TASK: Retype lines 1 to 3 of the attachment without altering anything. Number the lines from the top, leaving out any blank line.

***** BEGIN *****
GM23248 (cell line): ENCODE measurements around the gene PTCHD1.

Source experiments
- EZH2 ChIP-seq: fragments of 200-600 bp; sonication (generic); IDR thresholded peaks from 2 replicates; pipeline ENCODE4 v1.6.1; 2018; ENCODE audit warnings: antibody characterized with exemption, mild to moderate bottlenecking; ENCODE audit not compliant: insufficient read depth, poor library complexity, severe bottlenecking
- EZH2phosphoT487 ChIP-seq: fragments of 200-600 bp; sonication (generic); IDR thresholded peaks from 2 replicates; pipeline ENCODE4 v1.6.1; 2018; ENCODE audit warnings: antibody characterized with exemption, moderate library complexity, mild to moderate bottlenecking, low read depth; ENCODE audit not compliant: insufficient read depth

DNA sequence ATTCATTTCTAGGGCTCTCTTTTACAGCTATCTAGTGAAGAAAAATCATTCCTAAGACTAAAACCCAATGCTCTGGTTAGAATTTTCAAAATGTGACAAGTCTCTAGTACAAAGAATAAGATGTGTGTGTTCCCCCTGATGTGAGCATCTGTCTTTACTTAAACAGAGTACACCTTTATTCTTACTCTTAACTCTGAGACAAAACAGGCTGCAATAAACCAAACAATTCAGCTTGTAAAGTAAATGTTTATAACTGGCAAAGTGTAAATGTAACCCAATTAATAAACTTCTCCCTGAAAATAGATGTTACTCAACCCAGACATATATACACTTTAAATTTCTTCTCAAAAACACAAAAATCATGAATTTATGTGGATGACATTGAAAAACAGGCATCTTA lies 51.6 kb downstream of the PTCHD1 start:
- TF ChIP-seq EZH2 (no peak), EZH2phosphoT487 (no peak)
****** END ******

GM23248 (cell line): ENCODE measurements around the gene PTCHD1.

Source experiments
- EZH2 ChIP-seq: fragments of 200-600 bp; sonication (generic); IDR thresholded peaks from 2 replicates; pipeline ENCODE4 v1.6.1; 2018; ENCODE audit warnings: antibody characterized with exemption, mild to moderate bottlenecking; ENCODE audit not compliant: insufficient read depth, poor library complexity, severe bottlenecking